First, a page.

A few years ago I wrote some notes in a notebook about the Godroads. They were pathways from shrines to temples to cathedrals taken by the gods. Whispered prayers could be heard on the wind. In the D&D houserules-turned-game I had notes on how players could become deities and the Godroads would be available to them. I think of this project as:
In our last session, the players were tasked with stopping a feud between a trio of gods, the last survivors from a dying world. Their characters were caught in a battle between a toad-wizard-god and a bandit-god. They killed one another; the players helped them along.
Jesse is playing a corpseflea, a nifty and delightfully strange heritage from Five Torches Deep’s Origins sourcebook. We skipped a week and so I totally forget that last game, Jesse told me that he was going to transfer into the body of the dead bandit-god.
Holy shit. As they left the Portal Town of Xaos, Jesse’s character noticed a portal that had not been there, behind the traveler’s shrines on the way into town. And so the players discovered the Godroads.
Baska’s elf’-barbarian navigated the roads through faith to her moon goddess.
When it became clear that the Mists of Ravenloft were infiltrating the Faery party the players were looking after in an attempt to snatch the sun and world being born (the party was celebrating the birth) the players talked to the party’s host. With the Fey Queen’s permission, they took the stone and the sword that represented the sun and world being born and headed into the Godroads, Demi-Plane of Dread hot on their heels. That is where the game ended.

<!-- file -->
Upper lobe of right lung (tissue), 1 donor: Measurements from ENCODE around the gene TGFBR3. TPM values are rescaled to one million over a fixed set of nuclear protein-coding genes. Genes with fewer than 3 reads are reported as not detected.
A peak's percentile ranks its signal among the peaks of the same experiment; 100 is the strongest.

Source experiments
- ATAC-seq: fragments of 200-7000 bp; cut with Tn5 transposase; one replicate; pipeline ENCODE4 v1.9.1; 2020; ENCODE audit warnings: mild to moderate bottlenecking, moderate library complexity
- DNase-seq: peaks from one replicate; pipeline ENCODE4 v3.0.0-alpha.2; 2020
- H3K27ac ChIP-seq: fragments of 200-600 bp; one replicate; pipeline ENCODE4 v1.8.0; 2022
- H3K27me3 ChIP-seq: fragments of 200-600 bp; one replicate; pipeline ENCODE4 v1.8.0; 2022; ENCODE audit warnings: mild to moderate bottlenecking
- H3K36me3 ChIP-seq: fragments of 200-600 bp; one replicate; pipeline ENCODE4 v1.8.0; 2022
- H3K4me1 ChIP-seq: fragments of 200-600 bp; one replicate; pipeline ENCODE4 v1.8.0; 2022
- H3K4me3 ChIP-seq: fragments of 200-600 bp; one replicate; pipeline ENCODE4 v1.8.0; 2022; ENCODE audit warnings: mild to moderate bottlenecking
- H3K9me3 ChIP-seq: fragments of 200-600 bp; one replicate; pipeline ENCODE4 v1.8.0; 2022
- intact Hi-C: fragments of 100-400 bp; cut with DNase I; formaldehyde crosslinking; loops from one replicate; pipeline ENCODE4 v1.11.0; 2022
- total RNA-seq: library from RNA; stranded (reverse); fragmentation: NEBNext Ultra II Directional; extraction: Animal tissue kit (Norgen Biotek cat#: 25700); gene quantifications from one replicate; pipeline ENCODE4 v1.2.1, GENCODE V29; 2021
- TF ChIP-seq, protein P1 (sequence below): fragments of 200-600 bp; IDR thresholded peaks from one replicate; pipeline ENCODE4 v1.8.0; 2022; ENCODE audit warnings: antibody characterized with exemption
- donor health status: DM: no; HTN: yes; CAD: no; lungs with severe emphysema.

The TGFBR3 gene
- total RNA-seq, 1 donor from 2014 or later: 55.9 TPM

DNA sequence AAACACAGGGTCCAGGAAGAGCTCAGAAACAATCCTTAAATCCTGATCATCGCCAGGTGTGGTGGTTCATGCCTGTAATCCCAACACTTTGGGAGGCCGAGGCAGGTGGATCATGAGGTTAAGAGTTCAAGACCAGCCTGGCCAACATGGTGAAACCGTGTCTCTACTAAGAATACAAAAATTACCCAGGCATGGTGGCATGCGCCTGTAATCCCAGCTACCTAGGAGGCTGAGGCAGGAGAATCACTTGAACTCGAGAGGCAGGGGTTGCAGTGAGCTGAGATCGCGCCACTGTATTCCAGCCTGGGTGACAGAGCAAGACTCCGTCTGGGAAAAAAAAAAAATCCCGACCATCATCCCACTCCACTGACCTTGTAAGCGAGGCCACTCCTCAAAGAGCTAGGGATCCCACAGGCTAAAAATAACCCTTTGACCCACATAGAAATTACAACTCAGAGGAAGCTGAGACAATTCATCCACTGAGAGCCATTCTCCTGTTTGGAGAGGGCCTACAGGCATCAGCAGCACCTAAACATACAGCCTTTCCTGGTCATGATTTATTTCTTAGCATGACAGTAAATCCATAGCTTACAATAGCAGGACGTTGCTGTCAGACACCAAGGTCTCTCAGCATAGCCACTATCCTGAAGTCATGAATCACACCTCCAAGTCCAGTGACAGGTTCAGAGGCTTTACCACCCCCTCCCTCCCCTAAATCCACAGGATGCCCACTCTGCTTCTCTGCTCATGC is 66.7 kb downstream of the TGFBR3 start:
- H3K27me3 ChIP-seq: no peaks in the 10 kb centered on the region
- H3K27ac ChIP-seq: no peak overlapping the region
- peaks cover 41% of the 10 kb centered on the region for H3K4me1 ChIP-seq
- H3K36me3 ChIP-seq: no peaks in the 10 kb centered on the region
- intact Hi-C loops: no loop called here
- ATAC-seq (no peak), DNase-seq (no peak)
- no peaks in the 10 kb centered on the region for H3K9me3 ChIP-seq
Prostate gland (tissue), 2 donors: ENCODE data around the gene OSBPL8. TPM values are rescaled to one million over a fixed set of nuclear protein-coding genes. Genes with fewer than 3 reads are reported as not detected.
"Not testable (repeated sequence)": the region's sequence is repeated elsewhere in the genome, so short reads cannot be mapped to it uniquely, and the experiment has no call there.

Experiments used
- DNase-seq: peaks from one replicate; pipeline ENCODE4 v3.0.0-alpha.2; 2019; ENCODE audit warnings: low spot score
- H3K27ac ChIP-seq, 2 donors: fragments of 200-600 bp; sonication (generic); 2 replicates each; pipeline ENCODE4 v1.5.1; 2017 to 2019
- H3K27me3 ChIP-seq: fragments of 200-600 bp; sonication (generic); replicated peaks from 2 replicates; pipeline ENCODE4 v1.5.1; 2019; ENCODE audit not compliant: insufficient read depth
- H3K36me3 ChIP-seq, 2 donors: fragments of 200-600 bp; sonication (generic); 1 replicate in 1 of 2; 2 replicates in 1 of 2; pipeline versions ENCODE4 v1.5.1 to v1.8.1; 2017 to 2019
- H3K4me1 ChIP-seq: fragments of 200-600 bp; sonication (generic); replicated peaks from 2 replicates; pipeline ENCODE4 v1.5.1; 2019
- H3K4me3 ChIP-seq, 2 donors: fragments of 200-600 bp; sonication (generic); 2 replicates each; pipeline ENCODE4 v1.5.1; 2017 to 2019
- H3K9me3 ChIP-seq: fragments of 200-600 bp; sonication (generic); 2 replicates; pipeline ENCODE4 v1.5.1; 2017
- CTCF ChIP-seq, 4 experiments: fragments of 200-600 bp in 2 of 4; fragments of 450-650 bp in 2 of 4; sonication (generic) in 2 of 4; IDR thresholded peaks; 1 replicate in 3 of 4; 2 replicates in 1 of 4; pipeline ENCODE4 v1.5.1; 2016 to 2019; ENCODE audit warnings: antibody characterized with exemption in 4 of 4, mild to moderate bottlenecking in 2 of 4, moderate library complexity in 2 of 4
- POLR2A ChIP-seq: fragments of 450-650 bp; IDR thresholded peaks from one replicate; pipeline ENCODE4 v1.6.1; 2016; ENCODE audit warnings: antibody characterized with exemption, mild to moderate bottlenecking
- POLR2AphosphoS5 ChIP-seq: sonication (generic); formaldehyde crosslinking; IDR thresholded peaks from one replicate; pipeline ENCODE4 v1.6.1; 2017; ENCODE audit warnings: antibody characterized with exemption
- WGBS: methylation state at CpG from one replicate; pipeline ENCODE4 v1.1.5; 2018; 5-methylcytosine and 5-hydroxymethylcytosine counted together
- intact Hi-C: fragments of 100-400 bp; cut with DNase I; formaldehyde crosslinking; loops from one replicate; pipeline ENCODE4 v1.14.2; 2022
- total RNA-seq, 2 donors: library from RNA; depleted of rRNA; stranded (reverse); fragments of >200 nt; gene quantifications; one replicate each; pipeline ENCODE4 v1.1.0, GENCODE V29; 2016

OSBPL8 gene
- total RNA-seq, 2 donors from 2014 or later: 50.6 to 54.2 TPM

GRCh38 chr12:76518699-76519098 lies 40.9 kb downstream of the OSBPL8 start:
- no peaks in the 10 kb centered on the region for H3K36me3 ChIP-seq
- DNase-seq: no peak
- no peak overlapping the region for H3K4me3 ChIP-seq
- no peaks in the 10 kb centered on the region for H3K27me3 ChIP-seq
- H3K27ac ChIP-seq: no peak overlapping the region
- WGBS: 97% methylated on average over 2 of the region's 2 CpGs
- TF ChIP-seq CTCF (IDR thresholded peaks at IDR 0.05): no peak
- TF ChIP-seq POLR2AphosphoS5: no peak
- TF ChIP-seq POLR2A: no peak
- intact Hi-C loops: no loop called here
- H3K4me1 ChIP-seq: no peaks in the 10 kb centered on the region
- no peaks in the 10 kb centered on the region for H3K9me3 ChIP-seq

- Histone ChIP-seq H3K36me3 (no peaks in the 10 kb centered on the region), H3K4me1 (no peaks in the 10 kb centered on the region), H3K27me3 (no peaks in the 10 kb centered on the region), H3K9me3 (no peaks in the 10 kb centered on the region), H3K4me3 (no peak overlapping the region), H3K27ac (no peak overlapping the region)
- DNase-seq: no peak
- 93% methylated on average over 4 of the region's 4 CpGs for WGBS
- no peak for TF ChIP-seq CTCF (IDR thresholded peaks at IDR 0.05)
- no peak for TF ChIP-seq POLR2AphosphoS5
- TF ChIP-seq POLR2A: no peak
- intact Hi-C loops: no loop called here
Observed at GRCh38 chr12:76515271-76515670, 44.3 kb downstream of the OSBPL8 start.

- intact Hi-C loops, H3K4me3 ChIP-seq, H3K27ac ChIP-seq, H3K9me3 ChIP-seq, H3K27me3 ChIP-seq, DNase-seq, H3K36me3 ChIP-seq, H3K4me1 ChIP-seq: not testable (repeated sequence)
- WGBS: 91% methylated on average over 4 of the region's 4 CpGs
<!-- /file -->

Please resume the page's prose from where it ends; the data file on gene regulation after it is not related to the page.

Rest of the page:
I thought about what might live in this place, what the ecology of a place so alien might look like. I don’t need to create a whole eco-system but I wanted the encounter tables to hint at such a thing.
I like having this written up a week before the game. Having these to daydream on allows me to use them as more of a menu. I can roll when I want a surprise and choose when I have an idea. There is an eco-system inferred here. I think there were griffons once upon a time but they were domesticated and so now the manticore are running a bit rampant. Angels probably get together with paladins and sphinx and go Manticore hunting from time to time to clear the roads up.
Are unicorns and manticores and sphinx bog-standard D&D monsters? Yes, absolutely but I’m hoping but jamming them together into a series of secret roadways used by gods will give them new context. If I want to spice them up I can add a little planar conditioning and roll on the table below to see which plane(s) have had an effect on this particular herd or pride.
The group was sent to the Labyrinth for 15 years by the Lady of Pain. Teo asked a really interesting question, asking the players if they thought it was a fair sentence based on their crimes. During that fascinating conversation I found out that the Frog-kin wizard, Bugwump, was far more powerful a wizard before being sentenced.
When I rolled an Arch-mage encounter, I asked John about Bugwump’s rivals and Cret, lizard-person/saurian arch-mage was born. I role-played him as cloying fake and the players hated him right away. Kuru, the hobbit thief, cut past his wards with his magic knife and stole some books from Cret’s camp. His black robes have twinkling stars on them and every so often a shooting star launches across his arcane raiment.
Now we have a new rival, Arch-mage Cret, Saurian Wizard, and his apprentices.
They never saw the manticore but did see an angel fly overhead, delivering a message from some deity. I’m thrilled the Godroads made it out from the notebook to the table. I hope we get to learn more about them.